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California Republican Party suing state's governor over "ballot harvesting" ahead of special elections

The California Republican Party is suing Governor Gavin Newsom to prohibit the practice of ballot collecting or "ballot harvesting" during two upcoming special elections in the state, arguing it stands "in direct conflict" with social distancing guidelines and Newsom's shelter-in-place mandate to slow the spread of the coronavirus

Two weeks ago California Republican Party chairwoman Jessica Patterson sent Newsom a letter asking him to halt the practice and clarify that his order "prohibits collection of ballots," but she said Newsom did not respond.

"The governor has dodged his responsibility," Patterson told CBS News. "We're hoping the courts will compel him to clarify," she added.

Patterson accused Newsom of avoiding this issue "because of a political ploy his party has used to get ahead." She added, "The governor has commented on nearly every aspect of our lives and he can't tell us whether or not ballot harvesting is legal during the stay-at-home order."

Jessica Patterson
Jessica Patterson seen Thursday, February 21, 2019, in Sacramento, California. AP

Ballot harvesting allows party volunteers or campaign workers to collect mail-in ballots from voters and submit them in groups to polling places or election offices. In 2016, California expanded the law to allow any person to collect a mail-in ballot. Prior law restricted the practice to just relatives of those or those living in the same household as the voter. 

Earlier this week, Newsom's office declined to comment on this story and after the lawsuit was filed Wednesday afternoon, a spokesperson for the governor told CBS News they don't typically comment on pending litigation. 

California's Secretary of State Alex Padilla, who is also named in the lawsuit and is currently pushing for a 50-state, vote-by-mail plan ahead of the November presidential election, told CBS News, "this whole debate is nothing but a pretext that Republicans use to advance their voter suppression agenda."

Padilla said there is "no conflict" when it comes to ballot harvesting during the coronavirus pandemic despite a statewide stay-at-home order that Newsom issued in mid-March.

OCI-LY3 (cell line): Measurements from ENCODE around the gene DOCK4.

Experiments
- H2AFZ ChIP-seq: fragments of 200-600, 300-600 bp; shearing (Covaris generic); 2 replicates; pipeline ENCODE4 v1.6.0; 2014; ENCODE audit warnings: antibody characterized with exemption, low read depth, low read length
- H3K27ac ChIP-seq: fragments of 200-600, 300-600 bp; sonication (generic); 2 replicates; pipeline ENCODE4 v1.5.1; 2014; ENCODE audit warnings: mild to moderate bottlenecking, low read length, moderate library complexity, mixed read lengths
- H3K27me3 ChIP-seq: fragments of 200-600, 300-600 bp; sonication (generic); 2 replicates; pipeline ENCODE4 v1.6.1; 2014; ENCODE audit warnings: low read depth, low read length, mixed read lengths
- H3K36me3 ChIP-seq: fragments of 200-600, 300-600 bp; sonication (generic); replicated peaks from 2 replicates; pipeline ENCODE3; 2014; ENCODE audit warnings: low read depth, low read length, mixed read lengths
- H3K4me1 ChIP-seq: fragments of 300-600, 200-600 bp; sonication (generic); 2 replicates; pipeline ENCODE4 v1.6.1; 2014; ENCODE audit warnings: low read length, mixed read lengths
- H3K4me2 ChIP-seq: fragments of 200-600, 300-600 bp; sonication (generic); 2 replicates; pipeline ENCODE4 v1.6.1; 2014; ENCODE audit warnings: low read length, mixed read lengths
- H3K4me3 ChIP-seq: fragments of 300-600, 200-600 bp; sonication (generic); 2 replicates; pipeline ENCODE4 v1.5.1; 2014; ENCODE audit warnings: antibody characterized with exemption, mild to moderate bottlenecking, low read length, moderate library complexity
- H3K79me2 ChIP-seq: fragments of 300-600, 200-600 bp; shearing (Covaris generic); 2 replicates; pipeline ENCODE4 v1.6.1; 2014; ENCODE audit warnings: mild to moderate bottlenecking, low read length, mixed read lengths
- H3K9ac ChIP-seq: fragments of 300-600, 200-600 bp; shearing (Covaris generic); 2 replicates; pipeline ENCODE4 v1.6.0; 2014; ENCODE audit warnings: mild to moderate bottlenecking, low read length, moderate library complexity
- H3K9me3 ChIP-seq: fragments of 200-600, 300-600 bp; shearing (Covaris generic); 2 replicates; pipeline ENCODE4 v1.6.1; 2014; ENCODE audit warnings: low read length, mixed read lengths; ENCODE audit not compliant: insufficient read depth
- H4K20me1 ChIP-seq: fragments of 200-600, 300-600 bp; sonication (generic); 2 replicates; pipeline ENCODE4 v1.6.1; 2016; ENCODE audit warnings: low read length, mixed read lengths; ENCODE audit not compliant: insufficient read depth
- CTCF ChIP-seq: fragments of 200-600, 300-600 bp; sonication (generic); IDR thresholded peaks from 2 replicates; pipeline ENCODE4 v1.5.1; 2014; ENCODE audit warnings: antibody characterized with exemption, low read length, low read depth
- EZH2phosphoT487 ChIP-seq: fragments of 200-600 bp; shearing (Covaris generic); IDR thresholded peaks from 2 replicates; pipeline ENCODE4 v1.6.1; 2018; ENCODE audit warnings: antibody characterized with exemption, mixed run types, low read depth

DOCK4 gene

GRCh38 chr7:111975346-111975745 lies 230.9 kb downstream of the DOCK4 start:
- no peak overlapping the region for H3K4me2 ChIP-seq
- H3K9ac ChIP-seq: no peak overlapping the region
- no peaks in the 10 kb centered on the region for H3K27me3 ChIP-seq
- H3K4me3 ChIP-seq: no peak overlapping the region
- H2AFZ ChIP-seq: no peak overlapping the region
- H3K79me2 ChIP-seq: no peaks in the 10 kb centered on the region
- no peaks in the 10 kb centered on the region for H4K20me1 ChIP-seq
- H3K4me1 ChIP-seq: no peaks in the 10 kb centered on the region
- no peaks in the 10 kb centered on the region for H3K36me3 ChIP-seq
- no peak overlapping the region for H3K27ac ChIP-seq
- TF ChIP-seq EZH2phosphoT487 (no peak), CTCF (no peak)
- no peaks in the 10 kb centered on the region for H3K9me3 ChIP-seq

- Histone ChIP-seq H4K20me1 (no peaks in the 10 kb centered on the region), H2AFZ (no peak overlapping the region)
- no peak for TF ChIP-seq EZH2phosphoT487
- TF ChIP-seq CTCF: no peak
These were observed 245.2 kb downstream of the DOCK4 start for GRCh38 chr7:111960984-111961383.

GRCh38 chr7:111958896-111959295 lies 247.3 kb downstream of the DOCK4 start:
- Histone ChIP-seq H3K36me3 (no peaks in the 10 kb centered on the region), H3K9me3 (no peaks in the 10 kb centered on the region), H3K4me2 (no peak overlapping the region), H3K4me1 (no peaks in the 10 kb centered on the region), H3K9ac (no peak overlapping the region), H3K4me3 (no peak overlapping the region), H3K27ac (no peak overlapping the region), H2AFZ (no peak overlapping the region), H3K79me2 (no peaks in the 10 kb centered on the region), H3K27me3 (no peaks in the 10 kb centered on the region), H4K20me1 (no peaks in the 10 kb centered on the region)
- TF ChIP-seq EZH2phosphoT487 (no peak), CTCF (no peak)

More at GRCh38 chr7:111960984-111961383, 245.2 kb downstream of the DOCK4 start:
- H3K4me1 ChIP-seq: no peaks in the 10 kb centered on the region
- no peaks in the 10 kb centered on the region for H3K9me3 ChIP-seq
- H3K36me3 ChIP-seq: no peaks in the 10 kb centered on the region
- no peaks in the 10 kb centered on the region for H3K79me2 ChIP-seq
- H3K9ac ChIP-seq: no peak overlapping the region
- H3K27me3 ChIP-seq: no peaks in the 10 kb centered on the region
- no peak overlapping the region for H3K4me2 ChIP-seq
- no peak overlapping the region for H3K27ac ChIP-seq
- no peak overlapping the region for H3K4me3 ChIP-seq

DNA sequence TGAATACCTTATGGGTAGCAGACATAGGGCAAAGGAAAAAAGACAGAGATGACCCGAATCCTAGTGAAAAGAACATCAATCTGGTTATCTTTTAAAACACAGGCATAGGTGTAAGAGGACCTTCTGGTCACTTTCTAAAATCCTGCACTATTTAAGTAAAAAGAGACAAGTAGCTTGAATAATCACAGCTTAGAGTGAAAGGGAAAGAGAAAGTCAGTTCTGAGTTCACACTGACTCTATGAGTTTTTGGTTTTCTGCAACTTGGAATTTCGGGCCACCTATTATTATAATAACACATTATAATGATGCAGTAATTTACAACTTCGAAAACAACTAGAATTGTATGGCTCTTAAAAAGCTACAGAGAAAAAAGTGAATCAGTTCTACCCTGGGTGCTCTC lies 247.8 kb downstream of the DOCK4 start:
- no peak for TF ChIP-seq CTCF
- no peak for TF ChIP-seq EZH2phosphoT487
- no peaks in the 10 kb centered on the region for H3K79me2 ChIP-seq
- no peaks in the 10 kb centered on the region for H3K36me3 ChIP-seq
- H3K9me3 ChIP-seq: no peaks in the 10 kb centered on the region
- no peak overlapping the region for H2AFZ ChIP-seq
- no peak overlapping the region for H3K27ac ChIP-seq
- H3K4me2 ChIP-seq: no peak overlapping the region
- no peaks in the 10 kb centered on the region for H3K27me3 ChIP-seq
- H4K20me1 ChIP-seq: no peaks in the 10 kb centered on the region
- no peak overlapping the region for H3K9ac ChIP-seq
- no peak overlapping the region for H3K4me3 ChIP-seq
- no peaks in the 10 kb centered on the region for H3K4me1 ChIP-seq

"Yes, there are numerous public health directives in place," Padilla acknowledged. "But at the same time, there are fundamental voting rights that are in place and must be protected. There is no conflict. People can reach out to voters and people can exercise multiple ways of voting, while respecting public health directives." 

Patterson argued that voters "aren't leaving their ballots on the front steps," and that the practice of ballot harvesting "requires an in-person hand off." She added "that would absolutely violate social distancing if someone is coming to your house, and picking up that ballot from you, and you're signing it over to them."

Following the 2018 midterm elections, after the Republicans lost control of the House of Representatives, some GOP leaders raised questions about the security of ballot harvesting while others acknowledged the need to catch up with Democrats on the effort.

Patterson said in the last year, the state Republican Party recruited and trained more than 16,000 volunteers as "neighborhood team leaders" and tasked them with developing a trustful relationship with the local communities. She acknowledged that Republicans used ballot harvesting for the March 3 primary but noted that "we live in a very different world than we did in the March primary." 

Now, top Republican officials — including President Trump and House Minority Leader and California Congressman Kevin McCarthy — are pushing to stop the practice. Writing in all capital letters earlier this month, President Trump tweeted that ballot harvesting "is rampant with fraud," while McCarthy called on Padilla to stop the "gamesmanship" and ban ballot harvesting.

Wednesday's lawsuit specifically points to upcoming special elections on May 12 in California's 25th Congressional District and the 28th state Senate District. The congressional race for the 25th District is to replace Democrat Katie Hill who resigned after a sex scandal and a congressional ethics investigation. 

Christy Smith, a Democratic state assemblywoman, is running against former U.S. Navy fighter pilot and Republican businessman Mike Garcia. A spokesperson for Smith's campaign told CBS News that "due to public health concerns, we are not collecting ballots from supporters at this time." Garcia's office has not yet responded to CBS News' request for comment. 

Patterson said the California Republican Party has currently halted all ballot harvesting efforts and "following the stay-at-home orders." She added that lawyers on her team are trying to move forward quickly "because we have two weeks before the special election."

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